Pipes for the Trans Mountain pipeline project are seen at a storage facility near Hope, B.C., on September 1, 2020. THE CANADIAN PRESS/Jonathan Hayward

Pipes for the Trans Mountain pipeline project are seen at a storage facility near Hope, B.C., on September 1, 2020. THE CANADIAN PRESS/Jonathan Hayward

Insurance provider for Trans Mountain pipeline says it won’t renew policy

The decision by Argo Group comes after the operator for Trans Mountain received regulatory approval to protect the identity of its insurers

An insurance provider for the Trans Mountain pipeline said it will not renew its policy with the company when it expires in August.

Argo Group International Holdings Ltd., an international underwriter based in Bermuda, said the project no longer fits the company’s risk appetite.

“We currently insure the Trans Mountain pipeline, but do not intend to renew when the policy expires in August 2021,” spokesman David Snowden said.

“This type of project is not currently within Argo’s risk appetite.”

The decision by Argo Group comes after the operator for Trans Mountain received regulatory approval to protect the identity of its insurers.

Trans Mountain had argued that identifying its insurers could make it harder to get insurance at a reasonable price and prejudice its competitive position.

Underwriters such as Zurich Insurance Group AG have also dropped Trans Mountain as a possible client amid pressure from environmental and Indigenous groups opposed to the government-owned pipeline.

Environmental groups, such as the Sunrise Project, have been petitioning insurance providers to refuse coverage for Trans Mountain as a means to prevent its ability to operate.

In a statement, Trans Mountain said it currently has all the required insurance in place.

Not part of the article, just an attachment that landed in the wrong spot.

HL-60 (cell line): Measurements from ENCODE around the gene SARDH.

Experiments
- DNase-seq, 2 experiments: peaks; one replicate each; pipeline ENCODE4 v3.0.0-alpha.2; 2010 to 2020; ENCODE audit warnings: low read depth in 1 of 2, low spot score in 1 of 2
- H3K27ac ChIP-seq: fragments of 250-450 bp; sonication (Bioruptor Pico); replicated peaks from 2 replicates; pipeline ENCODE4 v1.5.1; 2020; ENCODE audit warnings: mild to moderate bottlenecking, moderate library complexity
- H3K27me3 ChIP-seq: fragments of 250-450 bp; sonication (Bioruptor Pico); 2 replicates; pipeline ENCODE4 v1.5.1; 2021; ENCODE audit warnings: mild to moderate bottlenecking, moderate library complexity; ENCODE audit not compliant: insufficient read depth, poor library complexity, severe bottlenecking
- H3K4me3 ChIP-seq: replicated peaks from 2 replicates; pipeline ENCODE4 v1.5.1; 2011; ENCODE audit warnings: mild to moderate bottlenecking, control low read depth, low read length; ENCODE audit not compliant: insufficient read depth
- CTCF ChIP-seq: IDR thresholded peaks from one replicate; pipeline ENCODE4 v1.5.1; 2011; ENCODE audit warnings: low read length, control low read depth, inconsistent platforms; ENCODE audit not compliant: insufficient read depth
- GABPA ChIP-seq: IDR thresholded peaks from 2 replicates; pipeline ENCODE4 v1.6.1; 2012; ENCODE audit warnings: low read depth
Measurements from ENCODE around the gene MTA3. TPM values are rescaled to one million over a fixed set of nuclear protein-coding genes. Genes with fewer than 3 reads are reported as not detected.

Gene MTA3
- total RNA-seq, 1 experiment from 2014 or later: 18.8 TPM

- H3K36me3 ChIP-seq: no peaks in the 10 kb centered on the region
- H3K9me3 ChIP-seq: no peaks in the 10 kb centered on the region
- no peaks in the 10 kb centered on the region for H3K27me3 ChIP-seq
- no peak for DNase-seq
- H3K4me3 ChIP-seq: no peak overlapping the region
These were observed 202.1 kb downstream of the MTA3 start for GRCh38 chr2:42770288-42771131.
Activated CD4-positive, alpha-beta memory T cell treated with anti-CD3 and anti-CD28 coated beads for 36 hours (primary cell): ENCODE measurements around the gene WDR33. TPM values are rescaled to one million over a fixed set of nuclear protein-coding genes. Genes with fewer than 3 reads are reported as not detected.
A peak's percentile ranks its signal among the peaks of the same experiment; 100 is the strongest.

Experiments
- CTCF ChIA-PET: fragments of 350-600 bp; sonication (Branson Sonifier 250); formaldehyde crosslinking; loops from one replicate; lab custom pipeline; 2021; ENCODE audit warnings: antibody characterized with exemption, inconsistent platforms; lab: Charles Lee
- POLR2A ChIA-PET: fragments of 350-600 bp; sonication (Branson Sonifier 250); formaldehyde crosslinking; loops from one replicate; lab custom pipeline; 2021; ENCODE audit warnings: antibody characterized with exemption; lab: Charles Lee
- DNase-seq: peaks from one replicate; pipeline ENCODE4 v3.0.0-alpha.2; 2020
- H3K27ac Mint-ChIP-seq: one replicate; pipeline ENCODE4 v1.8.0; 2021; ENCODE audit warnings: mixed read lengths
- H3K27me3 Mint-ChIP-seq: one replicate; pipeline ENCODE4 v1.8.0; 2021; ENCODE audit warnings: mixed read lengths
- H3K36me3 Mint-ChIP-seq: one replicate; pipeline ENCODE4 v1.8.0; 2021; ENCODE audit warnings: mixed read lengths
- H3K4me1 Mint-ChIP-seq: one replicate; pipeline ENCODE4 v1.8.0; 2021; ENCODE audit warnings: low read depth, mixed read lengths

“Trans Mountain is committed to providing the Canada Energy Regulator with full information about our financial resourcing and ensuring Canadians know that we are sufficiently insured,” said a company spokeswoman.

Construction for the pipeline’s expansion project is ongoing and the company said it is on track to be completed by the end of 2022.

The federal government purchased the existing line in 2018 from Texas-based Kinder Morgan for $4.5 billion when the company threatened to walk away because of resistance to the project from the British Columbia government, environmentalists and some Indigenous groups.

The expansion will more than double the pipeline’s capacity from approximately 300,000 barrels per day to 890,000 barrels per day.

Like us on Facebook and follow us on Twitter.

Want to support local journalism? Make a donation here.

PipelineTrans Mountain pipeline

Just Posted

An old growth cedar stands in a cut-block within the Caycuse Valley. More than 100 prominent Canadians, have signed an open letter calling for the immediate protection of all remaining old-growth forests in B.C. (Submitted)
Brian Mulroney and Greta Thunberg among 100 celebrities pushing to save B.C. old growth

List includes Indigenous leaders, scientists, authors, Oscar winners

Tim Wilkinson, who will attempt a double anvil triathlon on Vancouver Island on July 3, poses with his training partner, Shadow, who has been dragged up and down the Nanaimo Parkway many times. (Submitted)
Vancouver Island triathlete takes on ‘double anvil’ for charity

7.6km swim, 360km bike ride, and 84.4km run, all within 36 hours